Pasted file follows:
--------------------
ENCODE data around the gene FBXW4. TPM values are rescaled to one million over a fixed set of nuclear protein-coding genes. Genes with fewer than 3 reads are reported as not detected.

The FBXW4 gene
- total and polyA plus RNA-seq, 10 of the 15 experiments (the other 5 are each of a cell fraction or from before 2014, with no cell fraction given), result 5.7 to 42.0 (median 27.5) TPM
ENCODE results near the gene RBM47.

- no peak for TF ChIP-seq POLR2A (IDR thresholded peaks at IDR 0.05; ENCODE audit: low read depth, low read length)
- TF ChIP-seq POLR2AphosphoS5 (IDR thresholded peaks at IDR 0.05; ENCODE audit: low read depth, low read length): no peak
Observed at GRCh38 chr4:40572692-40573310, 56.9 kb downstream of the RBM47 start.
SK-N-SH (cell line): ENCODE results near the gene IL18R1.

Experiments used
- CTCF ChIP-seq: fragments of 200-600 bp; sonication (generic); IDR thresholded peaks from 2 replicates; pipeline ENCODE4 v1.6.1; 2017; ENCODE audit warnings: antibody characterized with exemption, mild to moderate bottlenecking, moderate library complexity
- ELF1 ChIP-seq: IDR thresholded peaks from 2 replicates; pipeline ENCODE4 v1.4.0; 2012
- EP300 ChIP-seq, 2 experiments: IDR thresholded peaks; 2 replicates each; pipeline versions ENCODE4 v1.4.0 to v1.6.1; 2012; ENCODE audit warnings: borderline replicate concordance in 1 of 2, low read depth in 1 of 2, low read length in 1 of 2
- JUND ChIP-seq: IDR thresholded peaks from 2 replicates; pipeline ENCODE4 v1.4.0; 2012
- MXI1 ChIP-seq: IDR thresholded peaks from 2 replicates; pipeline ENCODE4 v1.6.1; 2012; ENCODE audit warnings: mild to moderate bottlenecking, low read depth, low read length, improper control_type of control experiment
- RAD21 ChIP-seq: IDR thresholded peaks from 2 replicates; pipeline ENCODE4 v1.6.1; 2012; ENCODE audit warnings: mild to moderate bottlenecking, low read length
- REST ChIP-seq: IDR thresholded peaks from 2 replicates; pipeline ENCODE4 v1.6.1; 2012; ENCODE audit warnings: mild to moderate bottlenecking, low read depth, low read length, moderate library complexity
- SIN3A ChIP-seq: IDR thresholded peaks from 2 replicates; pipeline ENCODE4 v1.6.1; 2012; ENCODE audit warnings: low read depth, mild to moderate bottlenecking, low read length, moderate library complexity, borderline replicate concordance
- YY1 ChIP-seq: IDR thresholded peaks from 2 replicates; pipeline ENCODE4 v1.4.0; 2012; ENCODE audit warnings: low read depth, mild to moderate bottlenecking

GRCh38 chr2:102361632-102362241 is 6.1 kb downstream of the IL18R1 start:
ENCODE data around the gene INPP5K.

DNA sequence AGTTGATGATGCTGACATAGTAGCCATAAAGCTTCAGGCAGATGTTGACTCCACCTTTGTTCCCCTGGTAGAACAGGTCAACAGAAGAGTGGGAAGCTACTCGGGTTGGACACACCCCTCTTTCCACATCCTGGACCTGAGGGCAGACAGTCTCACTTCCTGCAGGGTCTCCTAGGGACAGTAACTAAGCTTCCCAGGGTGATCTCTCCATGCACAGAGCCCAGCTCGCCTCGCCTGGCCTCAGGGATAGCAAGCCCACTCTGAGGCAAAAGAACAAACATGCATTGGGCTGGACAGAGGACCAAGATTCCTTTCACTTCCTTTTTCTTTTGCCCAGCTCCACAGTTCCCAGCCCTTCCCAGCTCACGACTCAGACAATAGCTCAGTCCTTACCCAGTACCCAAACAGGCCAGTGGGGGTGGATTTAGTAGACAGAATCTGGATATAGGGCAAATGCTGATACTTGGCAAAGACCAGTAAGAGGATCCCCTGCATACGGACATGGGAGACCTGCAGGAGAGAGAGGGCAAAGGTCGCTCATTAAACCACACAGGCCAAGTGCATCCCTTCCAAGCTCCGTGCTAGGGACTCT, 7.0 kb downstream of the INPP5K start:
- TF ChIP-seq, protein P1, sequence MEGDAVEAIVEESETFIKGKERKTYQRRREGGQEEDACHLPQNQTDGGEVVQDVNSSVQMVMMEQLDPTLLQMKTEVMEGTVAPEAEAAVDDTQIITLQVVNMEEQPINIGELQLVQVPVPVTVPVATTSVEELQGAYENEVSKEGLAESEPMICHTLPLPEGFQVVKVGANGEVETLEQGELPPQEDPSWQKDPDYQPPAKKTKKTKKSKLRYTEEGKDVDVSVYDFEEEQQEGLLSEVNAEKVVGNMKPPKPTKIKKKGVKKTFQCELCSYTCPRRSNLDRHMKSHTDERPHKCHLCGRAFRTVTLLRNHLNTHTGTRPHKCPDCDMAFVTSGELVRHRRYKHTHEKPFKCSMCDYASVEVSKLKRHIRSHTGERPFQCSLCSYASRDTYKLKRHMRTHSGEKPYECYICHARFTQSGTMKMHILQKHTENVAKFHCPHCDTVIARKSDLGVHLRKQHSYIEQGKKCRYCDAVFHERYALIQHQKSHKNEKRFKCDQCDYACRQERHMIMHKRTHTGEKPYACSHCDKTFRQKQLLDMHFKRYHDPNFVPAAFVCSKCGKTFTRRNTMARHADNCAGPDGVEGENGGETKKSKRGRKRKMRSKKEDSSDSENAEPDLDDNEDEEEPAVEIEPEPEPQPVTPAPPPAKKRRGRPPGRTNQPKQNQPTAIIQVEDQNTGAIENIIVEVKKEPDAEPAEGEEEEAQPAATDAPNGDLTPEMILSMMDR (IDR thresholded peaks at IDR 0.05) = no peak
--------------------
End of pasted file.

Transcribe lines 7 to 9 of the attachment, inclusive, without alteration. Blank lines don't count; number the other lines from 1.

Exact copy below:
Observed at GRCh38 chr4:40572692-40573310, 56.9 kb downstream of the RBM47 start.
SK-N-SH (cell line): ENCODE results near the gene IL18R1.

Experiments used